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The good news in COVID-19 data continued this week, as new cases, hospitalizations, and deaths all dropped. For the seven-day period running January 28 to February 3, weekly new cases were down more than 16 percent over the previous week, and dropped below 1 million for the first time since the week of November 5. This is still an astonishing number of new cases a week, but far better than the nearly 1.8 million cases reported the week of January 14. Tests also declined nationally, but by less than 3 percent, nowhere near enough to explain the steep drop in cases.
Hospitalizations have fallen rapidly for the past two weeks, but we have a long way to go: The United States now has about 91,000 people hospitalized with the coronavirus as of yesterday, down about 40,000 from the country’s peak in early January, but still three times as many as before the fall/winter case surge.
January was the pandemic’s deadliest month so far, but reported COVID-19 deaths declined this week—the first weekly drop since mid-October that is not correlated with a holiday reporting period. Despite the decline, deaths remained arrestingly high: 21,288 were reported in the past seven days. The seven-day average for reported deaths is about 3,000 deaths a day.
The good news we’re seeing at the national level continues to reflect the reality of most U.S. states as well. Ten states saw drops of more than 25 percent in new cases in the past week, based on the seven-day averages for January 27 and February 3. In another 32 states, new cases declined by at least 10 percent, and only a single state—Texas—posted a double-digit increase in the same period.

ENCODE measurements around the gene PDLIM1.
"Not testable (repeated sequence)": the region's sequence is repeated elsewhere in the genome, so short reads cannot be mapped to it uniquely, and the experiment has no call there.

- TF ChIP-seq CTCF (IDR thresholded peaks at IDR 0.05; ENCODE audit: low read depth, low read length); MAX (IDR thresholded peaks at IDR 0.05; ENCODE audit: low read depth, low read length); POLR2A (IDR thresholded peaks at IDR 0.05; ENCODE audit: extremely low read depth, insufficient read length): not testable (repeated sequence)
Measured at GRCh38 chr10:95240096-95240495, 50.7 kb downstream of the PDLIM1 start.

These case declines are very welcome, but are taking place against a backdrop of very high viral transmission. Despite the past three weeks of precipitous drops, U.S. cases are still about three times higher than the previous lows following the summer’s Sun Belt surge—and even during those lows, the United States was still reporting an average of more than 30,000 cases a day.
Improvements continue in COVID-19 hospitalizations as well. Since the beginning of the year, we’ve seen hospitalization declines ranging from 33 to 44 percent in the Midwest, the West, and one part of the South—the East South Central subregional division, which includes Alabama, Kentucky, Mississippi, and Tennessee. The populous nine-state South Atlantic division has posted both the highest peak—in absolute numbers, not adjusted for population—and the smallest decline, at 14 percent.
Death reporting is extremely sensitive to holiday reporting delays—we saw substantial drops and recoveries in the seven-day average after Thanksgiving, Christmas, New Year’s Day, and Martin Luther King Jr. Day. Now, however, reported deaths appear to have entered a genuine decline, reflecting the drop in cases and hospitalizations.
Cases and deaths in American nursing homes and other long-term-care facilities appeared to spike in our most recent week of data for these facilities, which runs January 22 through January 28—about a week behind our main data set. This rise is an artifact of a reporting anomaly, however, due to Missouri’s release of cumulative long-term-care data, for which the state provided no historical time series. If we omit all 10,343 of Missouri’s cumulative cases and 1,087 cumulative deaths from last week’s data, we can see that the number of new cases and deaths associated with LTC outbreaks actually decreased slightly over the previous week.